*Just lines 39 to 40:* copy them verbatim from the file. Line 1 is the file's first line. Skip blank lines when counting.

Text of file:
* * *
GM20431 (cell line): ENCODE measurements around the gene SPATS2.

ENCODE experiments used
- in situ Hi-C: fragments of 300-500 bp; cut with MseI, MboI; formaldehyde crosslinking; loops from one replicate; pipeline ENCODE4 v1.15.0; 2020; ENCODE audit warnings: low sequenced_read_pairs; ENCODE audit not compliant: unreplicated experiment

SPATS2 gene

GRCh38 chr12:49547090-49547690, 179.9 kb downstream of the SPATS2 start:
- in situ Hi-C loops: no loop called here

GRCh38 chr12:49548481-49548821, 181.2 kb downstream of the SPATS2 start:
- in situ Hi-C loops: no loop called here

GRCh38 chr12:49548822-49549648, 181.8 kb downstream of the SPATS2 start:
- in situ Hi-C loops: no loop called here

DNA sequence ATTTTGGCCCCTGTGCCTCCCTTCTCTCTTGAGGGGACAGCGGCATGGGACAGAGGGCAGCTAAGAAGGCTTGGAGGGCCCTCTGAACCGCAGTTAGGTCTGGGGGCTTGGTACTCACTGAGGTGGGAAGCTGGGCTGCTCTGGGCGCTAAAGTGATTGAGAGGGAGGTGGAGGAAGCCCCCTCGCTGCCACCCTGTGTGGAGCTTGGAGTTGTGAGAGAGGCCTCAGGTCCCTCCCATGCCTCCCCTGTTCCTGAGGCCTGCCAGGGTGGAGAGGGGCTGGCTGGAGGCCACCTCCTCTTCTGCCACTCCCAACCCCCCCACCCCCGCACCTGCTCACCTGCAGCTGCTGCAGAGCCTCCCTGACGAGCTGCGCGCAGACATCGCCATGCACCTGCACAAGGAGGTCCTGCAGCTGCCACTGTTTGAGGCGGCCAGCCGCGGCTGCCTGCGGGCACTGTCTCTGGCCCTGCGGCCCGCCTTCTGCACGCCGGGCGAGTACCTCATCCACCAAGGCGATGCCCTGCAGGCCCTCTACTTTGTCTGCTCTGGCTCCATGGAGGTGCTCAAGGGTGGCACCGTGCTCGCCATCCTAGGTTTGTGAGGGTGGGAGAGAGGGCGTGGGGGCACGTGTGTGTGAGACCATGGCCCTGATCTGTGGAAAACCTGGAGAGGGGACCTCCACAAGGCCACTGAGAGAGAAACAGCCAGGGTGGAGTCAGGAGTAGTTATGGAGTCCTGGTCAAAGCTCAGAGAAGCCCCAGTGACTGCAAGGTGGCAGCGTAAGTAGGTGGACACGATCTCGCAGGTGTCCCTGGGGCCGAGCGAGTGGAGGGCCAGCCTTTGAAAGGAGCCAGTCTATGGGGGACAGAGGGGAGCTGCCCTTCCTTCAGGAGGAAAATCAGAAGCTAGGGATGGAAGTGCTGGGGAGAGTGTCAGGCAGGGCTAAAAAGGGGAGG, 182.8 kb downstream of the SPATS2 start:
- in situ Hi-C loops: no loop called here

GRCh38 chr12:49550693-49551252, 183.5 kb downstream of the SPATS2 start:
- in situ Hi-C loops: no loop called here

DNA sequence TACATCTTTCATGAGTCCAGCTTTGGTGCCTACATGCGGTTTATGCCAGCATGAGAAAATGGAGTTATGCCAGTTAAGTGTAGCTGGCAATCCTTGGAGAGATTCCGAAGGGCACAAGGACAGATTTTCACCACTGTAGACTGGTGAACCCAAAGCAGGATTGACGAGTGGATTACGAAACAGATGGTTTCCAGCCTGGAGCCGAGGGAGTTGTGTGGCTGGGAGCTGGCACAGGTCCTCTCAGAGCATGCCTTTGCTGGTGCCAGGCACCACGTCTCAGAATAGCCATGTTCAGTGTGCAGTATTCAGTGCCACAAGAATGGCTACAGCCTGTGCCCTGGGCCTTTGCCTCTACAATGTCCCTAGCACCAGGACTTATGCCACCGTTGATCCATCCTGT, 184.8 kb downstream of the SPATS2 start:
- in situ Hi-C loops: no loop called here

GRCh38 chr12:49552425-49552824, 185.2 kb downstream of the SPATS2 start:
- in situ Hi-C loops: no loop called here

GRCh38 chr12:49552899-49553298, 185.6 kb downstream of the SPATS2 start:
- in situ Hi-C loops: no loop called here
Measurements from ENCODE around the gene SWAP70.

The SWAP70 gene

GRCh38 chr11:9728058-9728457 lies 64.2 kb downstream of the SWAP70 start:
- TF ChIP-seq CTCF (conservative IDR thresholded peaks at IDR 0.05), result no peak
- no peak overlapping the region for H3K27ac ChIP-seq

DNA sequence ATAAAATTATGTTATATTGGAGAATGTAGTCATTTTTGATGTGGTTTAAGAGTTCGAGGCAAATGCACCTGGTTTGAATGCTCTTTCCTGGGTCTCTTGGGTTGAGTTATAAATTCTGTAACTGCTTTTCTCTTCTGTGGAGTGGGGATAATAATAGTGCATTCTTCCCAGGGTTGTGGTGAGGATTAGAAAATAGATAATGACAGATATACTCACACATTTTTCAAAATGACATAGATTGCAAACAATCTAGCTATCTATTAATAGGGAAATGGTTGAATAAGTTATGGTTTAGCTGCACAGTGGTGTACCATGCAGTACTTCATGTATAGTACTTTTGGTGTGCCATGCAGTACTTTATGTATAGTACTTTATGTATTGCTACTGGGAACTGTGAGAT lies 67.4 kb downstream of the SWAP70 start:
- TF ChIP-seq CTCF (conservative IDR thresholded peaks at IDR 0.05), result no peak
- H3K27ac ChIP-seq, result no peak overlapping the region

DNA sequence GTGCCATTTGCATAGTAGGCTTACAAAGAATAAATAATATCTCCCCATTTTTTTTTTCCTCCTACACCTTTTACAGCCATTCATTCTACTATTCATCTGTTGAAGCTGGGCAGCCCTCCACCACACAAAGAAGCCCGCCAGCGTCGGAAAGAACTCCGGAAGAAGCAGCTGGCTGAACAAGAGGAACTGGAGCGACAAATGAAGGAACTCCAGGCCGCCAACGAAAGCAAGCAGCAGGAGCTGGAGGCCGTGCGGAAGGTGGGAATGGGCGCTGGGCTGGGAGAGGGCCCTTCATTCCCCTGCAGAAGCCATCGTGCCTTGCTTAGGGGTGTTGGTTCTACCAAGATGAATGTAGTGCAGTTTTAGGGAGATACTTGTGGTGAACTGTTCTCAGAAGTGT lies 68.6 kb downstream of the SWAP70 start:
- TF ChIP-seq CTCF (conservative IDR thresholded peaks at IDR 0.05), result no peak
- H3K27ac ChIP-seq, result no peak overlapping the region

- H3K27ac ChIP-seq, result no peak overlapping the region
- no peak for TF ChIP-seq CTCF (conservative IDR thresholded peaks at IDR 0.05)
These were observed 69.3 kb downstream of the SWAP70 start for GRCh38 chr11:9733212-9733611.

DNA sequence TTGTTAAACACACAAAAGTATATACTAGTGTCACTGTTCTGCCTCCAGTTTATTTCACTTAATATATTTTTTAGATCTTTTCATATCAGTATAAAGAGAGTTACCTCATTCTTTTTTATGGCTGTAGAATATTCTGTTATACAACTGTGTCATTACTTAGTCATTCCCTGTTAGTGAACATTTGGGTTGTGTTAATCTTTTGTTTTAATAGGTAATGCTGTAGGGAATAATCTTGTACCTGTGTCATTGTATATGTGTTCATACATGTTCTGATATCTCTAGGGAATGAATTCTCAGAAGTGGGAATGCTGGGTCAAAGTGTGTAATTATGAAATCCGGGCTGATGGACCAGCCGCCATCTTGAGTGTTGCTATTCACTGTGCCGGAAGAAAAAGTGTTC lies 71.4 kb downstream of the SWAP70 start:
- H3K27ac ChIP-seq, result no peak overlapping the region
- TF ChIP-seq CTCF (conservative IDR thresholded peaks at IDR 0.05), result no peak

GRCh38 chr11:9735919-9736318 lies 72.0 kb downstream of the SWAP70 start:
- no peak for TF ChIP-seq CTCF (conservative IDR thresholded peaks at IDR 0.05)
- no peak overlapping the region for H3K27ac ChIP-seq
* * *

- no peak for TF ChIP-seq CTCF (conservative IDR thresholded peaks at IDR 0.05)
- no peak overlapping the region for H3K27ac ChIP-seq